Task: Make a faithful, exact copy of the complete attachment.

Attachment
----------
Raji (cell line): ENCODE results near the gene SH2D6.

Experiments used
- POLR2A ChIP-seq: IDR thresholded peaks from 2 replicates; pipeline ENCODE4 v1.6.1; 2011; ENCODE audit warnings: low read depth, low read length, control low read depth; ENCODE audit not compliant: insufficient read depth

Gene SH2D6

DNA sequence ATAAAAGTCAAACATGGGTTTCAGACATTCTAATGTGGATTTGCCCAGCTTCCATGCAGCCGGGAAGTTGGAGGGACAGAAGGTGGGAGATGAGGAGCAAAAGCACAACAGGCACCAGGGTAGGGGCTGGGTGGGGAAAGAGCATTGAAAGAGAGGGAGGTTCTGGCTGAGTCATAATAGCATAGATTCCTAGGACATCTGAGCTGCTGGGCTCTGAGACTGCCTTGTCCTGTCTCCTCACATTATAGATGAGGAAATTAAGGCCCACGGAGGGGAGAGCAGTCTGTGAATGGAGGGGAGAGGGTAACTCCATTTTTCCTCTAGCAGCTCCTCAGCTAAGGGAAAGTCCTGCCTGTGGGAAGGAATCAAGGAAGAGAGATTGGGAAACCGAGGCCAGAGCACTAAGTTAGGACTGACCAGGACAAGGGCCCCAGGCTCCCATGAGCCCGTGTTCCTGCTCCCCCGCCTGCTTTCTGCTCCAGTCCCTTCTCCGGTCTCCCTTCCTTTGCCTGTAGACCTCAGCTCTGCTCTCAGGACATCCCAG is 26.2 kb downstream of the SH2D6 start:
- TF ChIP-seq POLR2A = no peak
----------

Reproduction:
Raji (cell line): ENCODE results near the gene SH2D6.

Experiments used
- POLR2A ChIP-seq: IDR thresholded peaks from 2 replicates; pipeline ENCODE4 v1.6.1; 2011; ENCODE audit warnings: low read depth, low read length, control low read depth; ENCODE audit not compliant: insufficient read depth

Gene SH2D6

DNA sequence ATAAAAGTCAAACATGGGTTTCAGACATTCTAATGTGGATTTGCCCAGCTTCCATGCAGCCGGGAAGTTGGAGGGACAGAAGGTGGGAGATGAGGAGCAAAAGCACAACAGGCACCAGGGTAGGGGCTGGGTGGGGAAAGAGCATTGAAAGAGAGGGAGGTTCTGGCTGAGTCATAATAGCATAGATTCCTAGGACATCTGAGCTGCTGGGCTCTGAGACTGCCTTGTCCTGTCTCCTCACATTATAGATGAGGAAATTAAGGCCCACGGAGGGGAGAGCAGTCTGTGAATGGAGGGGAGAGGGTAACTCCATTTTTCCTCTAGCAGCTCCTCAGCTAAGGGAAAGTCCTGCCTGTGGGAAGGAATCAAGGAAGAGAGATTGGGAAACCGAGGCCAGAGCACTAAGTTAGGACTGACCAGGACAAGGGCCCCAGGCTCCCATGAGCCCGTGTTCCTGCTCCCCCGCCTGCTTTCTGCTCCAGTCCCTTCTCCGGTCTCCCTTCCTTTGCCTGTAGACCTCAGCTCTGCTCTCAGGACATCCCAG is 26.2 kb downstream of the SH2D6 start:
- TF ChIP-seq POLR2A = no peak